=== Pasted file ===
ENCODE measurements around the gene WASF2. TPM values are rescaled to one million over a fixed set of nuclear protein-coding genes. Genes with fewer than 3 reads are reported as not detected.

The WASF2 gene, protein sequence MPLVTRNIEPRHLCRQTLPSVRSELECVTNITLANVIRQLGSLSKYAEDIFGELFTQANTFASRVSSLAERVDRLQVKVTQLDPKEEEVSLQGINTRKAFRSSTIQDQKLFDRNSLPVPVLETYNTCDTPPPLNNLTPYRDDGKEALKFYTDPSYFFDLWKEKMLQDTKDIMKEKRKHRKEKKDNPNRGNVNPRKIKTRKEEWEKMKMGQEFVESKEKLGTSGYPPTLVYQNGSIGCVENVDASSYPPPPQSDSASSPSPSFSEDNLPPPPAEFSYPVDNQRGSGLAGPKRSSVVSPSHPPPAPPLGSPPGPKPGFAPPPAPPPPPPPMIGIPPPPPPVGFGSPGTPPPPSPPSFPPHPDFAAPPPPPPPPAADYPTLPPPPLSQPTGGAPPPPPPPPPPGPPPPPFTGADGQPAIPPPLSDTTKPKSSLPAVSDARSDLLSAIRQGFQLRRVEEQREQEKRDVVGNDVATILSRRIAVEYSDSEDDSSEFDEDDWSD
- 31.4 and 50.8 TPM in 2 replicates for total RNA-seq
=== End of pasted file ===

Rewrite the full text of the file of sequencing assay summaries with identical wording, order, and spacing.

ENCODE measurements around the gene WASF2. TPM values are rescaled to one million over a fixed set of nuclear protein-coding genes. Genes with fewer than 3 reads are reported as not detected.

The WASF2 gene, protein sequence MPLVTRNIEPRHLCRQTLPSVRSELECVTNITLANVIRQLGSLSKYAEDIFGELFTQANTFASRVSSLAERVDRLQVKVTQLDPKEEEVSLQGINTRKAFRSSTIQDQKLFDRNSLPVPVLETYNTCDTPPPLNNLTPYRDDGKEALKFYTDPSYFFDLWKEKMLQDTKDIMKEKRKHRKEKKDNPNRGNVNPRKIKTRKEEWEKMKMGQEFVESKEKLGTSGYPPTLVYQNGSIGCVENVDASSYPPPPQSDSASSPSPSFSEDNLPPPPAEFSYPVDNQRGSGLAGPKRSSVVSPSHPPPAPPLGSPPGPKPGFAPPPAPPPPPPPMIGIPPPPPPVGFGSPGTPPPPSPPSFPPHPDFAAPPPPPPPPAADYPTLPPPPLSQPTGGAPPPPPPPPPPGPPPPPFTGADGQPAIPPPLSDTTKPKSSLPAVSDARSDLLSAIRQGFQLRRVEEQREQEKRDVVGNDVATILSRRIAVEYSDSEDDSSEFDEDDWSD
- 31.4 and 50.8 TPM in 2 replicates for total RNA-seq